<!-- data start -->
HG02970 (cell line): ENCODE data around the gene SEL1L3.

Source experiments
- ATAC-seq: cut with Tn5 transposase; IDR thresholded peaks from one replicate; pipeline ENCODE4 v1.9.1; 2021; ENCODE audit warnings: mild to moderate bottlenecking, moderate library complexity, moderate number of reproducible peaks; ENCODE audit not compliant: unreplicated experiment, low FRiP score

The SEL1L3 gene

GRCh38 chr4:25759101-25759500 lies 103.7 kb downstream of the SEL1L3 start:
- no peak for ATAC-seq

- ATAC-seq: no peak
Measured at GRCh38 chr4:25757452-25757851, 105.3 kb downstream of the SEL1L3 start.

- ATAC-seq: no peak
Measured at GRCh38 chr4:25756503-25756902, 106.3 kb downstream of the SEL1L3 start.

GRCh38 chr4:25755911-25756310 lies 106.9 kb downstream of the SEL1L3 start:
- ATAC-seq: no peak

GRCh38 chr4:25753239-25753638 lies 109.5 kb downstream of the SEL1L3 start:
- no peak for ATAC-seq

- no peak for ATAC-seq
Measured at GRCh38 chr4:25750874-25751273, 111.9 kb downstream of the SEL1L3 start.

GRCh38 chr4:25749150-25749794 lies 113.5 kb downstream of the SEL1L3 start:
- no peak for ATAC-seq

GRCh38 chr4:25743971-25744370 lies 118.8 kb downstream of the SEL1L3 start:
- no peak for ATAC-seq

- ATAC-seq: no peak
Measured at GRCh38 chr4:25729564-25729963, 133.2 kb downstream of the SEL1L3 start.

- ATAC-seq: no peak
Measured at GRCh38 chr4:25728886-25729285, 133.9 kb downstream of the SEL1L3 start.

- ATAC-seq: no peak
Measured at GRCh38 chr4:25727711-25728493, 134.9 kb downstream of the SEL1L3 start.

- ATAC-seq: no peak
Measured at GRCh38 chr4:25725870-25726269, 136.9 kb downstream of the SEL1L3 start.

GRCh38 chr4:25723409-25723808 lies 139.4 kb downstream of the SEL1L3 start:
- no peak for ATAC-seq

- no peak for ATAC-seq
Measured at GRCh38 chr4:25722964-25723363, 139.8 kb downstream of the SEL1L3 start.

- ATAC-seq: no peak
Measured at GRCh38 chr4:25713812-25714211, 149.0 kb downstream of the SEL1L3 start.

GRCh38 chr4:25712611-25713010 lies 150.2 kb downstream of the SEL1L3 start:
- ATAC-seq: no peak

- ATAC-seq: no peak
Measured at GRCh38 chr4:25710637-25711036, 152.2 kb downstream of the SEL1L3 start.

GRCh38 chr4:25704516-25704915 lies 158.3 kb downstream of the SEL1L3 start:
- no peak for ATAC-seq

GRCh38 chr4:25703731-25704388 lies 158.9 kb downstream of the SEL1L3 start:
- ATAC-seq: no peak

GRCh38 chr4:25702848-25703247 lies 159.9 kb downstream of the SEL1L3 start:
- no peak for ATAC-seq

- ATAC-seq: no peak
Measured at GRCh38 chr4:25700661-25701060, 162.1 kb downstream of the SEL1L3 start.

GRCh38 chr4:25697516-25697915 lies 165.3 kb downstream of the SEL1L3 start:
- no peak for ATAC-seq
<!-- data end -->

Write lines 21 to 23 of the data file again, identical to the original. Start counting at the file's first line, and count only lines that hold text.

- ATAC-seq: no peak
Measured at GRCh38 chr4:25729564-25729963, 133.2 kb downstream of the SEL1L3 start.

- ATAC-seq: no peak